Have you ever seen a small child discover a light switch? It’s an amazing event; it’s such a powerful on-off, on-off visual and such an aha experience for the child. The majority of the world’s population is comprised of what are known as adult children. They work with the life switch, on-off, on-off. They turn it on somewhere around seven, eight, nine, ten o’clock in the morning and they turn it off sometime after ten at night. Then they have to try and figure out how to fill the space between those two moments. But you are not one of those people. You are what is known as a spiritually advanced human being.
Nevertheless, most of the rules on this planet are made for the adult children, and most of the leaders on the planet are also adult children, who have a tendency to compete vigorously.
Evolved beings don’t need to compete. They know that in an infinite universe there is enough for everyone.
Children, on the other hand, are always concerned. “Is that for me?” “Is that mine?” But children can learn to share. I was introduced to this at our school in India, through what is called the community chappals, or sandals. You take off your chappals as you go into sadhana in the morning, and when you come out you merely look for a pair that fit because yours will have walked off with somebody else. It’s kind of an initiation into the notion that:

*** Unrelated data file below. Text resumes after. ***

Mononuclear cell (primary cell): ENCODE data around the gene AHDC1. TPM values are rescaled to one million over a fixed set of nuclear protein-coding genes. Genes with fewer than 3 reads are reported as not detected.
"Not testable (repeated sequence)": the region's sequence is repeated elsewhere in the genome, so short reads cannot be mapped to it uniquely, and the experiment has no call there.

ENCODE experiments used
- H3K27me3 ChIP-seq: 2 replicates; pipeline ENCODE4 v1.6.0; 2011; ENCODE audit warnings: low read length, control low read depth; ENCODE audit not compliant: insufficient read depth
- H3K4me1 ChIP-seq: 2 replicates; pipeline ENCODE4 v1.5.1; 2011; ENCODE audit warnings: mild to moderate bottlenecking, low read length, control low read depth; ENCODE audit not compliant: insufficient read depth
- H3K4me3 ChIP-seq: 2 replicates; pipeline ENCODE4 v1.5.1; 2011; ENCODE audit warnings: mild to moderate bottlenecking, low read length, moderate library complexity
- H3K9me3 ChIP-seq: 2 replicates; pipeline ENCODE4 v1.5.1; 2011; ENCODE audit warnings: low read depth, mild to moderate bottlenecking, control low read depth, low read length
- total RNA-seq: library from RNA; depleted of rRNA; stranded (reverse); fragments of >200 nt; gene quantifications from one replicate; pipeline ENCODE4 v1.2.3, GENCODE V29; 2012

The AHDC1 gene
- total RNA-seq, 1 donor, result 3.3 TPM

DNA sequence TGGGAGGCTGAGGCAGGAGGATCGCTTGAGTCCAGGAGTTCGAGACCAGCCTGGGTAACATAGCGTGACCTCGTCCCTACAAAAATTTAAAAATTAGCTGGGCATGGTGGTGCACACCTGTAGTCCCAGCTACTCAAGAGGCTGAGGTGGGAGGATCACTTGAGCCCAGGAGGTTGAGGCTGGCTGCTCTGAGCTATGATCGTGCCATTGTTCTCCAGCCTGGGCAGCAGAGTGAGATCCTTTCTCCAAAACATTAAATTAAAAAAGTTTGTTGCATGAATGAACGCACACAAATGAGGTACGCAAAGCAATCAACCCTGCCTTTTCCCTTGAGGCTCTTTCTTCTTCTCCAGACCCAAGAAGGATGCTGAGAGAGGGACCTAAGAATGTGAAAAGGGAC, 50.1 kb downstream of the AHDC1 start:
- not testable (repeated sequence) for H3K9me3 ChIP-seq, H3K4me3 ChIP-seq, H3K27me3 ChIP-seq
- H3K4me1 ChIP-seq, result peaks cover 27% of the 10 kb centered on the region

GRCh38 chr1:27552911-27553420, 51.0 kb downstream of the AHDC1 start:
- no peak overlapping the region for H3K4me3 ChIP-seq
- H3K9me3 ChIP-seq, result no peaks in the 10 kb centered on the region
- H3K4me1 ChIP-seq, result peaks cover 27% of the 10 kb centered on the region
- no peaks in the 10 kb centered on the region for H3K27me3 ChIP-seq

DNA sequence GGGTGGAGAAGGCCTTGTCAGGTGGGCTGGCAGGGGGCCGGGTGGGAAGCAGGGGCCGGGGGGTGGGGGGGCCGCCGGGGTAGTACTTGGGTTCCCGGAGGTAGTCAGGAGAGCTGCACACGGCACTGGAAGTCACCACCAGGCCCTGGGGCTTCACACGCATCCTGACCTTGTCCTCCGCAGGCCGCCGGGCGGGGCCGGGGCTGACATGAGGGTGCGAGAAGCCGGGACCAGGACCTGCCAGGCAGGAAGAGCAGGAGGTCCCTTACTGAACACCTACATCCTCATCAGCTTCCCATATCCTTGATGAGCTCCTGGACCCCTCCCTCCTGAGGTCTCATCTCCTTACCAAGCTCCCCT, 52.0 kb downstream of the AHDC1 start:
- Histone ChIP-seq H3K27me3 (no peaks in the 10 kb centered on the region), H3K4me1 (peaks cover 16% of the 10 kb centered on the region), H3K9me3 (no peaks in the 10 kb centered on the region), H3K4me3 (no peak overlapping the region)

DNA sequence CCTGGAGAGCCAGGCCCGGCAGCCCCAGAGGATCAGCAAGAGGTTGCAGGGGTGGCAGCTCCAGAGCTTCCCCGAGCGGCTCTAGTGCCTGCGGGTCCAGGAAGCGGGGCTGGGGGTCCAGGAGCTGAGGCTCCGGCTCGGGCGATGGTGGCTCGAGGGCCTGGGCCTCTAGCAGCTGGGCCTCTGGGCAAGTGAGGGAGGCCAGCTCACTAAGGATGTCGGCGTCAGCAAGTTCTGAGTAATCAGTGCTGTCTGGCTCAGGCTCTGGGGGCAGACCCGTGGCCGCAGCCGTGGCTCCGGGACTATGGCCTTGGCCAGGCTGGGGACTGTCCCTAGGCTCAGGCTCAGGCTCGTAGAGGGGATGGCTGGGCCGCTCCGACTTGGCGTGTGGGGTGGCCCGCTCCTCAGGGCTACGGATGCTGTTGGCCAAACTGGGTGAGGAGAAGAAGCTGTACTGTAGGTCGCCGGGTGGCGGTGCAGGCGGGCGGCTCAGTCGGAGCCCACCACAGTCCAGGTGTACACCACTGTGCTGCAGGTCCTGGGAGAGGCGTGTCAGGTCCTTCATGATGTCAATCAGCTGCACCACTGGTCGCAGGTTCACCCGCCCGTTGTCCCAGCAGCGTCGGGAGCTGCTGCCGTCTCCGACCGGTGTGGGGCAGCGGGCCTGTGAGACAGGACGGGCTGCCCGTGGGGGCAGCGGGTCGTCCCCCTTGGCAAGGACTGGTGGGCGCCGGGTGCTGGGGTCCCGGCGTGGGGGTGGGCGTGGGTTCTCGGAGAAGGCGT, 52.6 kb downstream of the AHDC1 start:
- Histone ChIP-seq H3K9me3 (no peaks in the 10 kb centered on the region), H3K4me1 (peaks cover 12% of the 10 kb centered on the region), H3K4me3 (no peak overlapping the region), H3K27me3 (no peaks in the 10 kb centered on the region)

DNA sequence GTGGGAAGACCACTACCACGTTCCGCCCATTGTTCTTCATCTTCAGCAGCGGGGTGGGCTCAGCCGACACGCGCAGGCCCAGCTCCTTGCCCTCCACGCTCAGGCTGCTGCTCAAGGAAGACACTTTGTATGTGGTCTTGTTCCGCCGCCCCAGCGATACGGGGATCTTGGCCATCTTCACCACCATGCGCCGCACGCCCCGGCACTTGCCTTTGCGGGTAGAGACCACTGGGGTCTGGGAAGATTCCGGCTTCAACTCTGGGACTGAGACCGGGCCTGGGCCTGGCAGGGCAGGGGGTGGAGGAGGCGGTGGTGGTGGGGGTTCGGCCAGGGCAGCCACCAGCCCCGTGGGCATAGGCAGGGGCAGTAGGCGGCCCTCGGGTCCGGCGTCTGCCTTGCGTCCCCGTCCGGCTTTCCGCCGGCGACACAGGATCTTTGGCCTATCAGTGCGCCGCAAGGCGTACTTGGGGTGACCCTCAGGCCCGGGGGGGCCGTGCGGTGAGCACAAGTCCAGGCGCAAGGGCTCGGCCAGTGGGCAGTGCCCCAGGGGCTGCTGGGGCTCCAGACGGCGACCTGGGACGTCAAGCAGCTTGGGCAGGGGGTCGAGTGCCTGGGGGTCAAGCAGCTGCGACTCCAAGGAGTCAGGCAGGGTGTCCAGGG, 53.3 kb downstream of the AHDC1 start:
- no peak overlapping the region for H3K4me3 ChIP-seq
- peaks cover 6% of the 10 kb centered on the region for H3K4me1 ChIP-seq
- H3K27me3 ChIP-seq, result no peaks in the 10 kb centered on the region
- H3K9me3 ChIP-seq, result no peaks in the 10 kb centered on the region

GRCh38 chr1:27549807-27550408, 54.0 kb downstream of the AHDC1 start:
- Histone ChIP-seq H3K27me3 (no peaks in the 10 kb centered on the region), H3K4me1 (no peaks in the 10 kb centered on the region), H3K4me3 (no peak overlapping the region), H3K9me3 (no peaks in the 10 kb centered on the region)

What’s yours is mine and what’s mine is yours and we’re all good with that. @gurusinghdaily
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Ownership and territory are unnatural, which is why we have to fight so hard to maintain them.
But ownership is important to an adult child, who has not escaped from his insecurity about entering into the unknown. When you know exactly what your territory is, and you can guard and maintain it absolutely, you never have to enter the unknown. But this doesn’t describe you; it pertains to those you meet.
When you meet adult children, you need to act like an adult—that is, very gracefully, so you can teach the adult child by example how to grow. As you may know, a child doesn’t actually learn from the words you speak, but from the attitude you keep.
As you develop your adult nature, your evolved spiritual nature, it’s very important that you practice how to relate to adult children, because they make up about eighty-six percent of the planet’s population. The last thing you want to do when you run into an adult child is demand that he be adult. It’s like walking up to a four-year-old and saying, “I can’t believe it, after all these years. You’ve had four years to master this.”
Guru Singh is a world-renowned yoga instructor, author, musician, and family man. Guru Singh works with the Dalai Lama, teaches with Tony Robbins, and has recorded an album with Grammy® Award-winning artist Seal. He can also be found on Facebook and Twitter.
Check out Guru Singh’s most recent book: Buried Treasures: The Journey From Where You Are to Who You Are.
Image courtesy of Ales Krivec.